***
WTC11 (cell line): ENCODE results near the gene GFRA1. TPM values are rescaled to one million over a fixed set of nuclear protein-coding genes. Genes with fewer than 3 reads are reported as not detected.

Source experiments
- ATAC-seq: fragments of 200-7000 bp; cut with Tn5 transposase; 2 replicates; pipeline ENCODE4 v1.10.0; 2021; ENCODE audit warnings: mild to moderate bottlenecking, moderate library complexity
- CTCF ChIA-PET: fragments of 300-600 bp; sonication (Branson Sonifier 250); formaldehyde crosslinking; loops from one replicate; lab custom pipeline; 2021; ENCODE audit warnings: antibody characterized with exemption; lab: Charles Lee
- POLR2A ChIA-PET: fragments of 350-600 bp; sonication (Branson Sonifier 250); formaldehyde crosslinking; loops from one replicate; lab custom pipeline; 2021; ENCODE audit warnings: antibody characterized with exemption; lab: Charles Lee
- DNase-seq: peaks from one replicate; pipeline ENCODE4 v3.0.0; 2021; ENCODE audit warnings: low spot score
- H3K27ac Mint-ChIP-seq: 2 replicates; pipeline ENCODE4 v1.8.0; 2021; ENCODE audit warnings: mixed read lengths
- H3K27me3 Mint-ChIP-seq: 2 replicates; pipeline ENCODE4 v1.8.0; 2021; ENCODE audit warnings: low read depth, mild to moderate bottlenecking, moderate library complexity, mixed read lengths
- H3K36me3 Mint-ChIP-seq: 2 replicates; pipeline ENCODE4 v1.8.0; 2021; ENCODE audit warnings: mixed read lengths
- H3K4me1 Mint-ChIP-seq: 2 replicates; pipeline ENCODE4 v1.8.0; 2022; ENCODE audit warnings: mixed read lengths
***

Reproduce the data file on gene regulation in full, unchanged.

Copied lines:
WTC11 (cell line): ENCODE results near the gene GFRA1. TPM values are rescaled to one million over a fixed set of nuclear protein-coding genes. Genes with fewer than 3 reads are reported as not detected.

Source experiments
- ATAC-seq: fragments of 200-7000 bp; cut with Tn5 transposase; 2 replicates; pipeline ENCODE4 v1.10.0; 2021; ENCODE audit warnings: mild to moderate bottlenecking, moderate library complexity
- CTCF ChIA-PET: fragments of 300-600 bp; sonication (Branson Sonifier 250); formaldehyde crosslinking; loops from one replicate; lab custom pipeline; 2021; ENCODE audit warnings: antibody characterized with exemption; lab: Charles Lee
- POLR2A ChIA-PET: fragments of 350-600 bp; sonication (Branson Sonifier 250); formaldehyde crosslinking; loops from one replicate; lab custom pipeline; 2021; ENCODE audit warnings: antibody characterized with exemption; lab: Charles Lee
- DNase-seq: peaks from one replicate; pipeline ENCODE4 v3.0.0; 2021; ENCODE audit warnings: low spot score
- H3K27ac Mint-ChIP-seq: 2 replicates; pipeline ENCODE4 v1.8.0; 2021; ENCODE audit warnings: mixed read lengths
- H3K27me3 Mint-ChIP-seq: 2 replicates; pipeline ENCODE4 v1.8.0; 2021; ENCODE audit warnings: low read depth, mild to moderate bottlenecking, moderate library complexity, mixed read lengths
- H3K36me3 Mint-ChIP-seq: 2 replicates; pipeline ENCODE4 v1.8.0; 2021; ENCODE audit warnings: mixed read lengths
- H3K4me1 Mint-ChIP-seq: 2 replicates; pipeline ENCODE4 v1.8.0; 2022; ENCODE audit warnings: mixed read lengths